"Why's that?"

A humongous fart reverberated off of Bitchmaster's seat. "Seriously," she said as Nip crawled away desperately. "I'm going to have that fucking ring."

An hour later, Nip on the couch, Ash meandering around the room in Bitchmaster, and me on the carpet with my head stuck under the glass end table, I said, "It wouldn't work, anyway."

"What wouldn't?" said Nip. He had out a new book. Novels only survived a few days in his hands, if they were lucky.

"Our society. At three the adults get off work, the kids from down the mountain get picked up, and game over."

"Not if we barricaded the highway to the east and west of town. Then nobody gets in. Or out."Ash popped up the chair's smaller front two wheels. They came bouncing back down into the carpet.

"Hey," I said, "be careful."

She snorted. "You can talk, Mr. Bleachers."

Apparently I had been shouting "Again! Again! Again!" when they found me, which probably meant they hadn't been too far behind Billy, wherever he had run off to after giving me the shove.

I glanced up and caught Nip looking at me through the end table. He raised his book to his face. That was how it had been with him all weekend. Any time somebody mentioned the bleachers or called me a daredevil (a nicer way of saying suicidal, I suppose), he started acting like he wished he was wallpaper. I stared at him through the shimmery glass, wondering, then I said, "And what would we block off the highway with? Textbooks?"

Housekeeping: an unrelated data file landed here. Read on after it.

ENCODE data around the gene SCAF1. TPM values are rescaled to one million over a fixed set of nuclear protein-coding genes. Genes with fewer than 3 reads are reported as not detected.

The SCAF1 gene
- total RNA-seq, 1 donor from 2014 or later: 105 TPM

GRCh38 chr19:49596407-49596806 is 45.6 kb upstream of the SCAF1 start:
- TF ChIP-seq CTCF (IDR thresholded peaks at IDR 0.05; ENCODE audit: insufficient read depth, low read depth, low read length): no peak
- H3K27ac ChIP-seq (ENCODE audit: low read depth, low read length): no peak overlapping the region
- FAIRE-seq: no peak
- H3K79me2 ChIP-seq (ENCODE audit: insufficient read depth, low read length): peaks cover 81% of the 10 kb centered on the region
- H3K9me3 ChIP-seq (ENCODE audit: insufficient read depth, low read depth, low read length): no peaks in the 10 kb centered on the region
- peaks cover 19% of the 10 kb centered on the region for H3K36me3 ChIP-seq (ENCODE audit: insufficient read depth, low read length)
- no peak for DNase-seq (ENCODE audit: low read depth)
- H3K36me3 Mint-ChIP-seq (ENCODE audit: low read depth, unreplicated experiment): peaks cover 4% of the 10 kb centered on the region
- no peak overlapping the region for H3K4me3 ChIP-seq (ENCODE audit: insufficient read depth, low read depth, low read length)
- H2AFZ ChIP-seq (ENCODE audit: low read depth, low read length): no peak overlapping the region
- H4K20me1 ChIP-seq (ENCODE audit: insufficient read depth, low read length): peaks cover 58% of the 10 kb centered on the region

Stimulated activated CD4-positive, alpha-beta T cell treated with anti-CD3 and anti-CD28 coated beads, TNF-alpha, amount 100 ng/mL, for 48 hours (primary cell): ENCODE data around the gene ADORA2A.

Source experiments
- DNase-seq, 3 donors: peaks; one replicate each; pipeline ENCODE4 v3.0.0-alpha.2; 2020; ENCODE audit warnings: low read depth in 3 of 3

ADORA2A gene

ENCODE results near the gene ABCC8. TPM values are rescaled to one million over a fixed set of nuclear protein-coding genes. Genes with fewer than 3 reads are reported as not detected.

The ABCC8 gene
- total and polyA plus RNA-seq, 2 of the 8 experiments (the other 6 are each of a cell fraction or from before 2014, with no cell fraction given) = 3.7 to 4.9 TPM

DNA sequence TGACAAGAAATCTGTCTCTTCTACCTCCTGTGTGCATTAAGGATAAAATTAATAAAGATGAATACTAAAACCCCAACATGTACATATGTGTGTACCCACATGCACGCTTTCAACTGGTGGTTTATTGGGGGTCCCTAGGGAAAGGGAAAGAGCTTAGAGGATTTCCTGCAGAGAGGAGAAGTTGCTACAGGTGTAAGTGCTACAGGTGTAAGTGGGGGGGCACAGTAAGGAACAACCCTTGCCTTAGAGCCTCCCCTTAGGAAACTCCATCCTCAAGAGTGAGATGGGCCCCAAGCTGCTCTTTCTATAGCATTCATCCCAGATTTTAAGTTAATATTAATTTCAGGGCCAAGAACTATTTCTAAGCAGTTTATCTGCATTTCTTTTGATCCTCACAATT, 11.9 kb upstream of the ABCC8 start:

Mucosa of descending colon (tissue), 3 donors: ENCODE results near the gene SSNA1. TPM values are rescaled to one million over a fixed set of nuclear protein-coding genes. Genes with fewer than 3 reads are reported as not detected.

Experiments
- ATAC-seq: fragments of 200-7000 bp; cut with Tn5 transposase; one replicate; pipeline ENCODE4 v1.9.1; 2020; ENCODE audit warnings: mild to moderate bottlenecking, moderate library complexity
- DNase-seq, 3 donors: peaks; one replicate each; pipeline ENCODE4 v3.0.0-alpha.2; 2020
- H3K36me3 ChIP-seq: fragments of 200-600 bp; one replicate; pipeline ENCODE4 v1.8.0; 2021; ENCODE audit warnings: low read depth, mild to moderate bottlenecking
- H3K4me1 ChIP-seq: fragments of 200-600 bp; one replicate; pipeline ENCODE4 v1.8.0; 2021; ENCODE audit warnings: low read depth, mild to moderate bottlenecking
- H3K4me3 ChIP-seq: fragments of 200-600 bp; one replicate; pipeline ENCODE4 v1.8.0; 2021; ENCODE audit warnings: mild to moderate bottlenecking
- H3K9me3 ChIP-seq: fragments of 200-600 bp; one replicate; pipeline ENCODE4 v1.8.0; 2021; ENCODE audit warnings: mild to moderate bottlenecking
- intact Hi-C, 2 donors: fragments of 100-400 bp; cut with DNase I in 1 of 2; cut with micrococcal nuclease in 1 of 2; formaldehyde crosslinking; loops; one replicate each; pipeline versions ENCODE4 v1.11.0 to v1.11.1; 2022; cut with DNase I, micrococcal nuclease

Ash performed another wheelie. "The corpses of our teachers, of course."

"Oh. Of course."

My aunt's voice wailed through the kitchen window, drowning out some sultry new tune by Lana del Rey. "What's happening to you? Why are you all dying?" A garden tool clattered on the ground and then footsteps pounded up the stone path to the front door. It flung open and into the house stomped Sandy, dressed in cargo shorts and a lilac-print tee, a clump of mud cupped between her gloved hands. "Will you look at this?"

I pushed my top half up, moving my head to avoid bonking it on the underside of the table.

"What is it, Aunt Sandy?" said Nip. A few days lounging around her cottage house in the woods, 'aiding' my recovery, and my aunt had become his aunt, too. A real adopter, Nip.

She held her handful out to us, looking away from it in disgust or sadness or both. The vegetable was dark purple and as soft-looking as an overripe tomato. An earthworm wriggled out of its side.

"Is that a beet?" Ash said.

"Yes! No. It's supposed to be a beet, but now it's . . . I don't even know what it is now."

"Ash's dinner?" I offered.

If I had been within socking distance, I would have gotten a charley horse for that. But I wasn't, so all I received was a vicious glare.

"What happened to it?" asked Nip.

"I don't know! I don't have a single clue, but it's the same with all my rooties. The parsnips, the turnips, the rutabaga, even the carrots—"

Ash suppressed a smile at this.

"—they're all rotting." Aunt Sandy wiped a cheek with one shoulder. That cheek was over forty years old, and there wasn't a single wrinkle or blemish on it. Besides mud, that is. "They were doing just fine last week, all of them were. You three tell me. What could turn something bad so fast? What could do that?"

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